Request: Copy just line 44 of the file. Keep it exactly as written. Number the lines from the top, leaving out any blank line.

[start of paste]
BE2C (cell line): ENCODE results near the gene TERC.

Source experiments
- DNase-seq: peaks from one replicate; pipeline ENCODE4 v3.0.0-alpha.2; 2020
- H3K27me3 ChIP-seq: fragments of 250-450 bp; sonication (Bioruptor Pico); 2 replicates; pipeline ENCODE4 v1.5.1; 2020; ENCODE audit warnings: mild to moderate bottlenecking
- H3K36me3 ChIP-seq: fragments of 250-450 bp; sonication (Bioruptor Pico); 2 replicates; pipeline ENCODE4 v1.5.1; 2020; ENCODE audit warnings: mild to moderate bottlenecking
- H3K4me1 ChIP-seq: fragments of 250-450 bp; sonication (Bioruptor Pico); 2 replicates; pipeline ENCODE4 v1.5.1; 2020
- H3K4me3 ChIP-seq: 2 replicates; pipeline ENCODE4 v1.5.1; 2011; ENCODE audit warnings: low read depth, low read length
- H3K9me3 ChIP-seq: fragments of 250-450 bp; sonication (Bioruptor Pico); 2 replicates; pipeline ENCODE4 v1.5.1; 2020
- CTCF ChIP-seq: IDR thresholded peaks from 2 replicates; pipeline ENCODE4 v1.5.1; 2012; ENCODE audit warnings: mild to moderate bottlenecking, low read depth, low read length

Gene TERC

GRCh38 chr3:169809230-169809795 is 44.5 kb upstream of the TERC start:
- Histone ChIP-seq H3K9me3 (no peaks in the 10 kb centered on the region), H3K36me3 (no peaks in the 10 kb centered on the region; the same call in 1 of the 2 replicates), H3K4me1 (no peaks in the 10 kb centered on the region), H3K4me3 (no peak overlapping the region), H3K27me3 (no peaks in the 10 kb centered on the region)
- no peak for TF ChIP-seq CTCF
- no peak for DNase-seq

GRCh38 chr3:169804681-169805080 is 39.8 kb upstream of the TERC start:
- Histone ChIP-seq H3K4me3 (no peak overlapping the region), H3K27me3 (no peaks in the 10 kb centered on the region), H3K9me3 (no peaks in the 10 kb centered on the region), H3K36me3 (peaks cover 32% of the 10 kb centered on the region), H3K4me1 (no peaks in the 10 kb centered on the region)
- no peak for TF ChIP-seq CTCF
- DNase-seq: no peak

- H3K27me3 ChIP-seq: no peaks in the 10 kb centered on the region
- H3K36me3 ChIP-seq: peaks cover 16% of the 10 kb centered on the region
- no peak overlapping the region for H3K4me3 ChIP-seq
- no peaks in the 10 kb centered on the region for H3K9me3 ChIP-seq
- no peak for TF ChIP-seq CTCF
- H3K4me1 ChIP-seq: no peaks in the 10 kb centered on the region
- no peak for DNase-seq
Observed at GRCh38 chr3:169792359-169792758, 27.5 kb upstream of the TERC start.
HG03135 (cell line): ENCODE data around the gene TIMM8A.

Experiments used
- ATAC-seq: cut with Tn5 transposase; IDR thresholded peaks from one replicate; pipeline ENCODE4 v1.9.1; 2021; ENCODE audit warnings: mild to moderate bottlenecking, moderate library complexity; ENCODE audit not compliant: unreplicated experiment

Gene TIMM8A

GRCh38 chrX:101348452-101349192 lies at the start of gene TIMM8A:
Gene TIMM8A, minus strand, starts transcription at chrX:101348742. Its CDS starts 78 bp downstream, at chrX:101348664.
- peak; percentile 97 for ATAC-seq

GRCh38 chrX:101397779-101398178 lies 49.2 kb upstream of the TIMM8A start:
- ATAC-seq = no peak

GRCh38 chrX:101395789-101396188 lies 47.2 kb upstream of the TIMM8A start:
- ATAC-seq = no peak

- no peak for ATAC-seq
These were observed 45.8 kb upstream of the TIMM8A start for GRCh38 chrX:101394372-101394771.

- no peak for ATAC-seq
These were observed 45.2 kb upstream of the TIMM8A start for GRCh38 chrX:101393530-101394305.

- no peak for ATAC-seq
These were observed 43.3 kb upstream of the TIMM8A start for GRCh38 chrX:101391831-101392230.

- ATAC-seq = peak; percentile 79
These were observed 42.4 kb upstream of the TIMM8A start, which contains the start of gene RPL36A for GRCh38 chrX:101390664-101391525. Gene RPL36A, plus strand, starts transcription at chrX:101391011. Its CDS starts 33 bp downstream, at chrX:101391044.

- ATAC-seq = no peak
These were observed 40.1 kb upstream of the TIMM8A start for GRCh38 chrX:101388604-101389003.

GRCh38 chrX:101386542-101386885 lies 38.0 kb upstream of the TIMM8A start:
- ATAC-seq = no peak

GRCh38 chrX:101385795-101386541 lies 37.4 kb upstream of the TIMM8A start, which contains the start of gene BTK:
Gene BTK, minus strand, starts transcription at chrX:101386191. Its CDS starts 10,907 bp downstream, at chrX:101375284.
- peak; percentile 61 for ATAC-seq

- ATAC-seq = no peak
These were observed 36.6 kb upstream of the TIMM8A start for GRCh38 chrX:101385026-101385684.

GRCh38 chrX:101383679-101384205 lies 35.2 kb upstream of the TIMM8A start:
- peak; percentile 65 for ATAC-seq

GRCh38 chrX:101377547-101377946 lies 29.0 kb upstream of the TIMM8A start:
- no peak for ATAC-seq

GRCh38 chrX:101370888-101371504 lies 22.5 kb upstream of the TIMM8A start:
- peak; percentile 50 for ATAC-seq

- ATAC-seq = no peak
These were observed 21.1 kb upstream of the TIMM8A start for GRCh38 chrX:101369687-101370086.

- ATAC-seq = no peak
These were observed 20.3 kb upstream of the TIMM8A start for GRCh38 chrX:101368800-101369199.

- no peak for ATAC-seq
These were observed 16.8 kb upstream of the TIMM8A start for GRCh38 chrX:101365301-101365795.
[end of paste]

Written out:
- ATAC-seq = peak; percentile 79